Each time a new IT industry term comes along – World Wide Web, cloud computing, Internet of Things (IoT) – it marks a new period in the Digital Transformation game. But have you learned how to navigate this ever-changing playing field?

Sometimes you need to look back to get ahead.

First Half of the Game    

Rewind to 1994 and proceed to about 2003. The Digital Transformation game started around the time that Tim Berners-Lee finally left CERN to start W3C (the World Wide Web Consortium).

At the time, Digital Transformation was a matter of business process redesign, reengineering and improvement (BPR/I). We were all focused on the PC, browser and office suite wars. We dove into e-mail, Web search, e-commerce and e-business.

On a high level, some folks look back at those times and really don’t care about those milestones. But all that infrastructure set the stage for Digital Transformation’s next era.

Second Half of the Game

By 2004 or so, we saw Web 2.0’s emergence. The Digital Transformation game roughened. Enthusiasm and skepticism often clashed, but eventually Digital Transformation convincingly scored with the notion and practice of Social Business.

From 2004 on, developments accelerated in Olympic 4-year periods as we know.

So where do we go from here? You’ve already read dozens of “2015 IT predictions.” But let’s look ahead to 2016, when the cloud is bound to become truly silver-lined. Indeed, most IT spends will be in leased computing assets. And finally, an Internet of Things (IoT)  or Everything (IoE) is scheduled to be up and running by 2020. And it will potentially impact every consumer and industry.

Game Over?       

What does all that mean – for data managers right now?

We’re 20 years into the Digital Transformation game. The five SMACT forces (social, mobile, analytics, cloud, technology) are predictable enough to have a lasting impact on the economy and on our lifestyle.

Does that mean the Grand Digital Transformation game is over? Far from that! New milestones and developments constantly alter the SMACT landscape. One example is the infinitely bigger IPv6 address space, loosely defined by the TCP/IP Guide:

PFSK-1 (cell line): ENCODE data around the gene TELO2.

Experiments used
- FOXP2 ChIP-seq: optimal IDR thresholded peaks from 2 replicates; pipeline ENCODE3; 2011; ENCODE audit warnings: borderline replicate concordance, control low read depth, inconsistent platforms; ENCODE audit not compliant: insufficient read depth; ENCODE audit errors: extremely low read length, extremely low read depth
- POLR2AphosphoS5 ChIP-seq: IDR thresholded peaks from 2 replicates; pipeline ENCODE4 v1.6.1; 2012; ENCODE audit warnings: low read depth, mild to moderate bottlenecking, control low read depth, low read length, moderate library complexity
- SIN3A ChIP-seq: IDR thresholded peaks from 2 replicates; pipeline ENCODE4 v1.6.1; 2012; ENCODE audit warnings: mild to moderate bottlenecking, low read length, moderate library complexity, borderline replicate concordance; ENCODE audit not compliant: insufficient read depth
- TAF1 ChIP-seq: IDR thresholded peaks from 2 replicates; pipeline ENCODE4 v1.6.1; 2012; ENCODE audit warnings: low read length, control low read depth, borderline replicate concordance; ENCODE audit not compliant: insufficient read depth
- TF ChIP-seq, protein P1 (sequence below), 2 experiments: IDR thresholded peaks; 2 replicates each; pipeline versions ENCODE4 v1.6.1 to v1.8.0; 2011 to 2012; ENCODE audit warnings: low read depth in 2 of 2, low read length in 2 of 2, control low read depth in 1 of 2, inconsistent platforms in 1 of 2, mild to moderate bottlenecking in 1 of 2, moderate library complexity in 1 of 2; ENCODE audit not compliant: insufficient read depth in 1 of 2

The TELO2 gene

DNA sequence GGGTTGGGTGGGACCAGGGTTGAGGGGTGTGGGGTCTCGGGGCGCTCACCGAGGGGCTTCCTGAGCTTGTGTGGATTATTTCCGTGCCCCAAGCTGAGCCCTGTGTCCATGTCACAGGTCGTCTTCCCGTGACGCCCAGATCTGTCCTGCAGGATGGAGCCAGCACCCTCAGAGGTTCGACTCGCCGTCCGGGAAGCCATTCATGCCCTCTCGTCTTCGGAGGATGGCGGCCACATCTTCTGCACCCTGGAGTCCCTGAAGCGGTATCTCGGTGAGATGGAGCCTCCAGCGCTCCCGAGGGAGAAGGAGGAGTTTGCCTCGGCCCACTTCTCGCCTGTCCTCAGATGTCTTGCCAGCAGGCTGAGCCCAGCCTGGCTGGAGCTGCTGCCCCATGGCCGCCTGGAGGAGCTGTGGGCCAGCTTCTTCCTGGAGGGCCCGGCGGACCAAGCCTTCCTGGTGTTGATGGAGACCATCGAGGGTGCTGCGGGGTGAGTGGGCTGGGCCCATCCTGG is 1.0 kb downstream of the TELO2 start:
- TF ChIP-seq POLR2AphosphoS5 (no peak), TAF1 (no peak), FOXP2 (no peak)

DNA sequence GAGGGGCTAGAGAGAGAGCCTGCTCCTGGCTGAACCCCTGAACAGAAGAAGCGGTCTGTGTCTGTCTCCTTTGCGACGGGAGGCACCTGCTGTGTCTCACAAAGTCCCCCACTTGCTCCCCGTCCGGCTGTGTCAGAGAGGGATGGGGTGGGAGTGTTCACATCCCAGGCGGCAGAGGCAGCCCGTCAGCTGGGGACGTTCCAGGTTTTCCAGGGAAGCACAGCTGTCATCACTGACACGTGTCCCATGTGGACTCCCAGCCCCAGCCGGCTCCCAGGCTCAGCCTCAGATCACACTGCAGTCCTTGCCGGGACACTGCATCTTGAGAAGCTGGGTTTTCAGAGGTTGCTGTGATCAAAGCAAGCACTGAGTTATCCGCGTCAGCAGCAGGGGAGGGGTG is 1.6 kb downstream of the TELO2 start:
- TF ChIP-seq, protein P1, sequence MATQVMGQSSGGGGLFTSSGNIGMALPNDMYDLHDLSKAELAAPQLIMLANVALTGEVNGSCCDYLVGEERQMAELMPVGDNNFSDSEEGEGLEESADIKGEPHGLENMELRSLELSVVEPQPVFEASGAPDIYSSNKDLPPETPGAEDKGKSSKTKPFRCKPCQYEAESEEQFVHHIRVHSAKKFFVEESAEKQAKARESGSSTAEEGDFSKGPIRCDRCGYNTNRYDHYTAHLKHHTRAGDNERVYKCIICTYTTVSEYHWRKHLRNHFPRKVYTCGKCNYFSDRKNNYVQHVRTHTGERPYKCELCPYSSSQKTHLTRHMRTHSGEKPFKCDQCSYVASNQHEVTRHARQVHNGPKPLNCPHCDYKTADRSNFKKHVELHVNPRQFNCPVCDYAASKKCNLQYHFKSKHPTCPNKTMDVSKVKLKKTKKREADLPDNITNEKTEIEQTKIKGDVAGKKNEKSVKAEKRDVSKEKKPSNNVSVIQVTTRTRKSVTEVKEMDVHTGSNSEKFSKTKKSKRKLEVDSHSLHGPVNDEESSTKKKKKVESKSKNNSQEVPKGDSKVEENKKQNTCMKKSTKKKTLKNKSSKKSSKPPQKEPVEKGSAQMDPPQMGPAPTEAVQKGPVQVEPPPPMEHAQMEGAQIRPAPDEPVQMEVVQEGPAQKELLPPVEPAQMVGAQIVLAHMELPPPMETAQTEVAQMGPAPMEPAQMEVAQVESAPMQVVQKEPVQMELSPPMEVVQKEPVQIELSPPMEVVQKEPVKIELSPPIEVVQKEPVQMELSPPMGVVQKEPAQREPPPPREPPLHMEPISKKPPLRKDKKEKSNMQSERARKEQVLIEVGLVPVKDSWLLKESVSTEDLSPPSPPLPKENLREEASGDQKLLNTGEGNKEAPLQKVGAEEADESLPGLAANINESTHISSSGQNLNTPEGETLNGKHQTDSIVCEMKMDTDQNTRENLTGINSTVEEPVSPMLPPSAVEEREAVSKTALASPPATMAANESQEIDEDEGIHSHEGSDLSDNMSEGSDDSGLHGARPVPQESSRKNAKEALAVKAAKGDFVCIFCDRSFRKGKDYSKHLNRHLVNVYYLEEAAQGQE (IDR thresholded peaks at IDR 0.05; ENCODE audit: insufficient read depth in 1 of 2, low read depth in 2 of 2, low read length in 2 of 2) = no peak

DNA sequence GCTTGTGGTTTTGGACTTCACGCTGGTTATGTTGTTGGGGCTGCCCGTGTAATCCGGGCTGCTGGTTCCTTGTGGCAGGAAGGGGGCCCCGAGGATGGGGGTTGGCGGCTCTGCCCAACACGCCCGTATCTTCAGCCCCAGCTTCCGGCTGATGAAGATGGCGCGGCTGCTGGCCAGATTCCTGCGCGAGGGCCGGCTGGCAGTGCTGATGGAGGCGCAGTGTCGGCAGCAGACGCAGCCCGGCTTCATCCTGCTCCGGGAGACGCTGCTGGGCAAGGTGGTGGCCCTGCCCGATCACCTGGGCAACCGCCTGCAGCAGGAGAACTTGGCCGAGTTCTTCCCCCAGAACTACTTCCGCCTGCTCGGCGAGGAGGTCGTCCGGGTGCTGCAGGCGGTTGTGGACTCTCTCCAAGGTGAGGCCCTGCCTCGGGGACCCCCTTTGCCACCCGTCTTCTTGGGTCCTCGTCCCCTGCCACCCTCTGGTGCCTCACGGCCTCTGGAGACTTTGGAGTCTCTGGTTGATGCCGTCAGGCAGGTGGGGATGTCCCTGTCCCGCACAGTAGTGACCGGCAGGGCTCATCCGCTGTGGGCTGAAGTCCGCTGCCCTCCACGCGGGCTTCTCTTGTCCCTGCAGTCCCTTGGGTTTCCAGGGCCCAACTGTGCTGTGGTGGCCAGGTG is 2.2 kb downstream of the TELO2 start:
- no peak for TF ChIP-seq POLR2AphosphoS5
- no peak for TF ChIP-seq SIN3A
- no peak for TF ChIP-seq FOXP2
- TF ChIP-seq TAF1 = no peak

“Consider the IPv6 address space a huge box and the IPv4 address space a tiny one. Let the latter be a 1.6-inch square, then IPv6 would equal a square the size of our solar system.”

IoT: Revolution Along Evolutionary Lines

WOW, this perfectly applies to our SMACT understanding of Cloud & Things. But – tiny detail – we are talking here of Internet instead of Web. Semantic as it may seem, that’s a crucial observation. To me, the Web is something utterly coherent, well-architected and functionally planned, whereas the Internet is just empty space! The size of our solar system, and then? What or who would live there? What purpose would it serve, et cetera?

To make my point, I once again repeat the last three mottos that Royal Dutch Philips chose to mark its mission: Let’s Make Things Better; Sense and Simplicity; Innovation and You. Together those could result in a true Triumph of Technology, the phrase that Philips used for decades during the 20th Century to position itself.

It would mean a revolutionary IoT – but along evolutionary lines. In other words, we may gain Innovation of Technology along evolutionary lines, namely Entia Non Sunt Multiplicanda Praeter Necessitatem plus Simplex Sigilum Veri plus Homo Mensura.

Hello World!

Essentially, the all-encompassing Internet of Things/Everything vision is firmly rooted in philosophy, whereas technology should be understood as the cross-pollination of old-Greek techne and episteme. Just look at some central “Hello World!” observations, Ludwig Wittgenstein made in his Tractatus, which was published almost a century ago now, and marked a reboot of modern thought:

1          The world is everything that is the case.      
1.1       The world is the totality of facts, not of things.       
2          A logical picture of facts is a thought.          
3          A thought is a proposition with a sense.

Everything old is new again. IoT is real. But I prefer to call it the Innovation of Technology. Now you know why.

Jaap Bloem (@BLO2M) is principal analyst at VINT, the Sogeti trend lab -- a wholly-owned subsidiary of Capgemini.

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